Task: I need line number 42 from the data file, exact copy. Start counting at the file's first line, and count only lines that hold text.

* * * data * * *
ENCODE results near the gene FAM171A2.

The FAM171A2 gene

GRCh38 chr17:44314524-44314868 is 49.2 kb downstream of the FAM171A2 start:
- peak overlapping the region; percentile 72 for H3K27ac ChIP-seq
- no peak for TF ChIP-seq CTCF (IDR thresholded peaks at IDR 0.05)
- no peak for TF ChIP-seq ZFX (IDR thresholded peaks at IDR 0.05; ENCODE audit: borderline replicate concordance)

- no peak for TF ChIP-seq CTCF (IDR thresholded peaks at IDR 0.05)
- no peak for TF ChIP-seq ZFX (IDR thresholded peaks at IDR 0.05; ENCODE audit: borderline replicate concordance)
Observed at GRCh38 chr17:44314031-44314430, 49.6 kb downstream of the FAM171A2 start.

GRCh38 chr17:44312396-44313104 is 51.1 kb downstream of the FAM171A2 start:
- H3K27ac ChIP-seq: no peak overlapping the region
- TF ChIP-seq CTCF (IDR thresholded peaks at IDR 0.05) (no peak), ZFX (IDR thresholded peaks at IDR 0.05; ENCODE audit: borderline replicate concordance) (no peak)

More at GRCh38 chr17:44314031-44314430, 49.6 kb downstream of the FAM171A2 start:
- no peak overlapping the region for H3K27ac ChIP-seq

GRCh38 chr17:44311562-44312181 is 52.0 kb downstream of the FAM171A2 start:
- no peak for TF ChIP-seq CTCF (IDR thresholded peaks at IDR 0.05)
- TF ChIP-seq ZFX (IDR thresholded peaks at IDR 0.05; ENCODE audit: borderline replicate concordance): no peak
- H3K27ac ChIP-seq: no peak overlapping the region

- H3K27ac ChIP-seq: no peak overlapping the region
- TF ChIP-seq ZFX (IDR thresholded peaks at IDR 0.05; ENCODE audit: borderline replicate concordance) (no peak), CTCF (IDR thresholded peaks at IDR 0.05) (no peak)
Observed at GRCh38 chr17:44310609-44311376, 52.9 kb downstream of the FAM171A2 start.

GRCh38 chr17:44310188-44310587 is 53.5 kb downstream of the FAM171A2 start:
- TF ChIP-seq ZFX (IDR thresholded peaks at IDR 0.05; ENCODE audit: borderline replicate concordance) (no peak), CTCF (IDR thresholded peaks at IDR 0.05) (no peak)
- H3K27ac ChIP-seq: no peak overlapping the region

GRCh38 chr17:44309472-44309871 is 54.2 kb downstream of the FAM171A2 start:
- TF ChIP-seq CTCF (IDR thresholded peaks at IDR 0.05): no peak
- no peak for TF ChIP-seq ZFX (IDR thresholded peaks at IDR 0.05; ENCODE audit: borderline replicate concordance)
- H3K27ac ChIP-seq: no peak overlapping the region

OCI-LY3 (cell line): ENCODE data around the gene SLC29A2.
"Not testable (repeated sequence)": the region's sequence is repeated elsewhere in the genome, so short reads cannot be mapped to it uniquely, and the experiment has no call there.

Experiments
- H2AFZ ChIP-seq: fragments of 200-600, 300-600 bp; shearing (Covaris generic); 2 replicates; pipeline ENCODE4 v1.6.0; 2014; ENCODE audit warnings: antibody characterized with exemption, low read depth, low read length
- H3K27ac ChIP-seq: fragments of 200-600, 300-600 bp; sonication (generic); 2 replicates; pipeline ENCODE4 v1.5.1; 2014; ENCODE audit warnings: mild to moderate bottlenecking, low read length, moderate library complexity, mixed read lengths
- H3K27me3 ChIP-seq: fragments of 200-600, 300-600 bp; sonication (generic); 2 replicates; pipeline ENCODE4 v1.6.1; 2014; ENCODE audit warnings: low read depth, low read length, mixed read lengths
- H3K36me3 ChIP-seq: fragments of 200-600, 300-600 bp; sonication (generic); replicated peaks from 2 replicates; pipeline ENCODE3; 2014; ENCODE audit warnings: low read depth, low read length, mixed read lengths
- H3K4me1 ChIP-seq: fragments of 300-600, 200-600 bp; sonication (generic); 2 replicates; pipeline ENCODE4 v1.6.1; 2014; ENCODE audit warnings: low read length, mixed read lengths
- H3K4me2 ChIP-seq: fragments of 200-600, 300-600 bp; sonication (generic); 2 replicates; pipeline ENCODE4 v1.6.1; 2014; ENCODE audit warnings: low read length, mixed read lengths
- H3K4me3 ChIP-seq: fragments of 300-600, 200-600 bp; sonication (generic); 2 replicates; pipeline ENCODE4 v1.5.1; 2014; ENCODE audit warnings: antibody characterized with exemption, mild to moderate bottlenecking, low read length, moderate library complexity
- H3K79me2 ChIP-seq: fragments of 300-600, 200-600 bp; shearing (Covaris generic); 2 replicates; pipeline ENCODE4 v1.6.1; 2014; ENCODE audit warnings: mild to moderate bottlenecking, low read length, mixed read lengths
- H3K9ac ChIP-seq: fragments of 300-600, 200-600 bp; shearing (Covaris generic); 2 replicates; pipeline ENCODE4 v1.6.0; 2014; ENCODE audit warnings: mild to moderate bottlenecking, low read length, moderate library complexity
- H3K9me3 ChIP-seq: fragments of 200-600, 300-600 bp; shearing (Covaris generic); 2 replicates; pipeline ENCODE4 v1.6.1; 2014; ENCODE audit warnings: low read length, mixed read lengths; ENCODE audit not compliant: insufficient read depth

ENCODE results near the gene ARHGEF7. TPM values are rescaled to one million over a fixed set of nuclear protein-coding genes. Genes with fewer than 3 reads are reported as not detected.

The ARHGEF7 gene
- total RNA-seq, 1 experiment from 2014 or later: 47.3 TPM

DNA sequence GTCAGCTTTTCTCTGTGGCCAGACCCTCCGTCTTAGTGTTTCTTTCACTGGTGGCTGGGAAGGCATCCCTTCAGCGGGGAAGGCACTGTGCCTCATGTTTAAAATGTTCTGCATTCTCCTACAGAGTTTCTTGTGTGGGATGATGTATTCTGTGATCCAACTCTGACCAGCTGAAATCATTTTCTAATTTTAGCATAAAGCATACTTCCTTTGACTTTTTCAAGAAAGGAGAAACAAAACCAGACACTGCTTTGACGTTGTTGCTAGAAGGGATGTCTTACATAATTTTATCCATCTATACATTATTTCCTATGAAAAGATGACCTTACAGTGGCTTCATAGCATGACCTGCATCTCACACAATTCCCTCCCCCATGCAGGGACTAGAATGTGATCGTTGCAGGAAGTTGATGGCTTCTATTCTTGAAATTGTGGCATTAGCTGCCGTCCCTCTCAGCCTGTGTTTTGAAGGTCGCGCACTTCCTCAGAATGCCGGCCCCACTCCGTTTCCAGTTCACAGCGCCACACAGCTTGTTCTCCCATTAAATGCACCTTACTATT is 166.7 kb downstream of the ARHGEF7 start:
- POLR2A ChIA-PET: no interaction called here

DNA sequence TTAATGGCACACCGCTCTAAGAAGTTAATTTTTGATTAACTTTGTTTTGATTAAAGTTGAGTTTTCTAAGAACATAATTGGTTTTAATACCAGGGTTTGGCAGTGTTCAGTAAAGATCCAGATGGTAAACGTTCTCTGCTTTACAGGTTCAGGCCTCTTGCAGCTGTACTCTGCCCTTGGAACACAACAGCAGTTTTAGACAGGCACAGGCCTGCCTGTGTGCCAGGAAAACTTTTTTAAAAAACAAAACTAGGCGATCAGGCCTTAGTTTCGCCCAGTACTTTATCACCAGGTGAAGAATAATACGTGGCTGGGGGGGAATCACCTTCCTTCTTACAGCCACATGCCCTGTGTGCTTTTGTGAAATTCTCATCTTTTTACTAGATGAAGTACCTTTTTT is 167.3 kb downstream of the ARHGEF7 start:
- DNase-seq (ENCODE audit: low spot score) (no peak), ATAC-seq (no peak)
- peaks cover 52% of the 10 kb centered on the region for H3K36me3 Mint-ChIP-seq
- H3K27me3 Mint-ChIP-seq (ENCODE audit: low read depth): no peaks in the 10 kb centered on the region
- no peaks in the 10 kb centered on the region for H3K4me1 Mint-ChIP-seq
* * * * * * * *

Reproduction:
ENCODE results near the gene ARHGEF7. TPM values are rescaled to one million over a fixed set of nuclear protein-coding genes. Genes with fewer than 3 reads are reported as not detected.